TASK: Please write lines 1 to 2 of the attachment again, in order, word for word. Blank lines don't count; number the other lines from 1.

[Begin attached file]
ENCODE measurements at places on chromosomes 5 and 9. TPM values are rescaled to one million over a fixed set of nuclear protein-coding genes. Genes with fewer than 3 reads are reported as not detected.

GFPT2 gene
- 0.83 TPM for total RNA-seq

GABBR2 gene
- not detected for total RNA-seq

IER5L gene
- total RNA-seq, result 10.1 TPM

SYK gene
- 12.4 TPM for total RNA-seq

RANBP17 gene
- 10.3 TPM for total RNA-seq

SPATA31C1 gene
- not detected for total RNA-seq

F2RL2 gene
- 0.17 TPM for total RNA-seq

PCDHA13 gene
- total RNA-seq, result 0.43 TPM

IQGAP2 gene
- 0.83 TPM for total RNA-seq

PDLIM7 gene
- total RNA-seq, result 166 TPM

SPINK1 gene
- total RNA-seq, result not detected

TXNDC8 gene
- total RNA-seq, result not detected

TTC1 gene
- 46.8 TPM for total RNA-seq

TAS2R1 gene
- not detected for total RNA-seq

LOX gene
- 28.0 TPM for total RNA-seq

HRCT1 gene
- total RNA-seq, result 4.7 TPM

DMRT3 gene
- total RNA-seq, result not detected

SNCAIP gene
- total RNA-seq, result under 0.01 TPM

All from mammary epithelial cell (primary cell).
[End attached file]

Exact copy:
ENCODE measurements at places on chromosomes 5 and 9. TPM values are rescaled to one million over a fixed set of nuclear protein-coding genes. Genes with fewer than 3 reads are reported as not detected.

GFPT2 gene